Photo courtesy of Jo Reger
To the Oakland University Community,
I am writing to support the recent Trash the Textbook initiative and petition from OU’s Student Congress and to share my story of using a low-cost open access textbook. Last spring, I applied for and received a stipend to try out a low-cost textbook for my Sociology 1000 summer course from the Affordable Course Materials Initiative (ACMI). This class was a pilot of the low cost, open access textbook The Sociology Experiment. Students paid $1 a chapter (with the option of obtaining them free if needed). The chapters are online and available in searchable pdfs with study quizzes. In addition, the chapters also contained audio files so that students could listen to the textbook. Because of the electronic format, the authors of the textbooks (many of them well-known sociologists) are able to consistently update the material and offer contemporary examples for the theories and concepts. My students, taking the class in the summer 2021, were reading chapters written at the end of 2020 (something that rarely happens with traditionally published textbooks.)
The pilot class went extraordinarily well. I was pleased with the contemporary approach of the authors and the students appreciated the cost, the searchability and the audio files of the textbook. One student at the end of the semester wrote:
In my two years of university here at OU, I never paid this less for a book. It is super affordable and easy to read. I think it is perfect, and I like the fact that there are PDFs for each chapter to download. It is easy to register and up to date. I strongly encourage you to keep this book and use it for other semesters.
This experience convinced me to continue to search for low cost or free textbook options for my classes. I have also used packets of articles available in the library as another way to provide students with lower cost options. Yet, finding these materials, reviewing, and then building them into the class structure takes time. The ACMI stipend provided me with an incentive to put in the extra time to try out using new materials. As a result, I am now committed to using a low-cost textbook. My summer class of students saved approximately $1000 in total. Those savings will continue to add up as I use it in the more heavily enrolled courses over the fall and winter semesters.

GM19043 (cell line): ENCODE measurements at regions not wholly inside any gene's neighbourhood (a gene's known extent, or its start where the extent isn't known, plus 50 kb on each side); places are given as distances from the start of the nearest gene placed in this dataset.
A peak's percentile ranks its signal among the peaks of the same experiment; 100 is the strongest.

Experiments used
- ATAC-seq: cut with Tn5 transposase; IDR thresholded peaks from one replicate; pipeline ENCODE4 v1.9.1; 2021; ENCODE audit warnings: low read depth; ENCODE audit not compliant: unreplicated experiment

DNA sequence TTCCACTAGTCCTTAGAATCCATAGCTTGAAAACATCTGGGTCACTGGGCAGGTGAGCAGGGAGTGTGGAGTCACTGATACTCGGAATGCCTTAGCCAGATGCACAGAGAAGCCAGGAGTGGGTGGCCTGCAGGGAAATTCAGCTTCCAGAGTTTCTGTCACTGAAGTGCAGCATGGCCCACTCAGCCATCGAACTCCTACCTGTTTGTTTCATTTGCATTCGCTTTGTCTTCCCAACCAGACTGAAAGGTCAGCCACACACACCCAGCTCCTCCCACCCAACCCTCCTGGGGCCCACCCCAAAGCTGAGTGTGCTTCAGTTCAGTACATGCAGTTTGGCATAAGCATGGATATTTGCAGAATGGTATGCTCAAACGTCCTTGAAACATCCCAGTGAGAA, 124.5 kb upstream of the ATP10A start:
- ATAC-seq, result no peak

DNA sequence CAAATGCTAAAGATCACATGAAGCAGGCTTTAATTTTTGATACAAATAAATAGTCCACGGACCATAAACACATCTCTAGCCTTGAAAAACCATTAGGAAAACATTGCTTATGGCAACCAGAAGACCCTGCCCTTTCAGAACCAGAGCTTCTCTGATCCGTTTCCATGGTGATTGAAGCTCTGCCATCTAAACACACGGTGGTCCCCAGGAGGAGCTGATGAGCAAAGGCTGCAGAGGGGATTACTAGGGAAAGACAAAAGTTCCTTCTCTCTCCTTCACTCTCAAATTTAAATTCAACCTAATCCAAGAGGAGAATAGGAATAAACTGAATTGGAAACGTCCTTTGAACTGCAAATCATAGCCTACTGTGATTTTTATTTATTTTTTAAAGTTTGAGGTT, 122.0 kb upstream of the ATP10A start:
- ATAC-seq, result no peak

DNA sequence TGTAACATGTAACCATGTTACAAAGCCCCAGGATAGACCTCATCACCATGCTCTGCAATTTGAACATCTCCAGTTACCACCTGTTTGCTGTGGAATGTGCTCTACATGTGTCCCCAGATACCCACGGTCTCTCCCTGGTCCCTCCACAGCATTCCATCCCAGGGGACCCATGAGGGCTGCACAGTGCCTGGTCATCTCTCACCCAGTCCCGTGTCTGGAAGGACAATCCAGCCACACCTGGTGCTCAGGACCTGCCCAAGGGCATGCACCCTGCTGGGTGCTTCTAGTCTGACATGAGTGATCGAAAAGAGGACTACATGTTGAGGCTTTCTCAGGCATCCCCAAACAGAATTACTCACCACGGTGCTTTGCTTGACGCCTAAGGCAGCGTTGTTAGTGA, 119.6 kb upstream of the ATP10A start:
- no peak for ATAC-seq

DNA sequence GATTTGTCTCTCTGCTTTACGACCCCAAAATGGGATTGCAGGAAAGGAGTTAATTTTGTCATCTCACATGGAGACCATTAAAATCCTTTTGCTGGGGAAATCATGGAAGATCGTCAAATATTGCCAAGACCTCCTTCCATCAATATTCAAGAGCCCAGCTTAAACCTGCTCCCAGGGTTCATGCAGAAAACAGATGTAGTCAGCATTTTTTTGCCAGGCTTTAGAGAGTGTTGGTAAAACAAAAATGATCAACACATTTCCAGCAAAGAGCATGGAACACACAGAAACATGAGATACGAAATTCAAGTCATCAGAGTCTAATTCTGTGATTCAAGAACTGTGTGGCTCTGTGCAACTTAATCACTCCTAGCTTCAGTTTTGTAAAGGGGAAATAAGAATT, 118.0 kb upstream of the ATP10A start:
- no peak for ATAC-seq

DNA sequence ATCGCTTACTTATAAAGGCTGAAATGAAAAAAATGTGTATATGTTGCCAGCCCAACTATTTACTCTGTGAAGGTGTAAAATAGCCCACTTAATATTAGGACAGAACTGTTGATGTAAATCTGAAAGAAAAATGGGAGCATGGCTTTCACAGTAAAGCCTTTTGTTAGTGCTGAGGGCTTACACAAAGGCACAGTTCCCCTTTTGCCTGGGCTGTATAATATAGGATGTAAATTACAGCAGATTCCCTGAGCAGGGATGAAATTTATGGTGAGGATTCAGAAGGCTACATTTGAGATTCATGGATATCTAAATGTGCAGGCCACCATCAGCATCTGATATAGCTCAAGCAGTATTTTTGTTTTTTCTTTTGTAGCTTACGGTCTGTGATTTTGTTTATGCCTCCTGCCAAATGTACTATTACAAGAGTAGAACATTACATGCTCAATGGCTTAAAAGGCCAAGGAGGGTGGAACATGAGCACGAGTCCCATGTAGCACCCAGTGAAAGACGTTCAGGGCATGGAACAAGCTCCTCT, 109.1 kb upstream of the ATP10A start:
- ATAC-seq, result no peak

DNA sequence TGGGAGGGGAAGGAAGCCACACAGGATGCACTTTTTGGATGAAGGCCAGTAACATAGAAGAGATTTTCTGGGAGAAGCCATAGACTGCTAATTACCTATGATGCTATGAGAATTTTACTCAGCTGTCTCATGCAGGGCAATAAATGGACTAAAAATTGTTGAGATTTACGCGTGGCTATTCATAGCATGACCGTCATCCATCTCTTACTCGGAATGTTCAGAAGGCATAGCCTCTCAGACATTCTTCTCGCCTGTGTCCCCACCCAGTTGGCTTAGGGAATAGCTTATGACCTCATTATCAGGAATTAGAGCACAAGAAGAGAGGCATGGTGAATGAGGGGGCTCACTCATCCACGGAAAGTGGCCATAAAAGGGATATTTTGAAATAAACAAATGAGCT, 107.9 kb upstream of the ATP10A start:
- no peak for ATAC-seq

I will offer this caution — I have examined open access textbooks that I found problematic in their coverage and even with my summer class success with The Sociology Experiment, I did have to add some basic course material through additional lectures. Not all courses have decent options available yet to move away from the expensive publishing industry. The Inclusive Access initiative would address these courses where there simply is not a low-cost alternative. The university could include the cost of the textbooks in tuition and purchase them in bulk (saving everyone money.)
I encourage the administration to invest in the Affordable Course Materials and the Inclusive Access Initiatives and urge everyone to sign the Student Congress petition. I’ll end with the words from another summer student:
This was actually a fantastic way to do an online textbook, yes absolutely affordable, I would even suggest that they SHOULD raise their prices a little bit so as to encourage this type of thing in the future (5$ a chapter seems affordable). The ability to buy only the chapters that you need for the class is another excellent feature.
Professor Jo Reger
Department Chair of Sociology, Anthropology, Social Work and Criminal Justice
Teaching Sociology and Women and Gender Studies
Letters to the editor can be submitted to [email protected]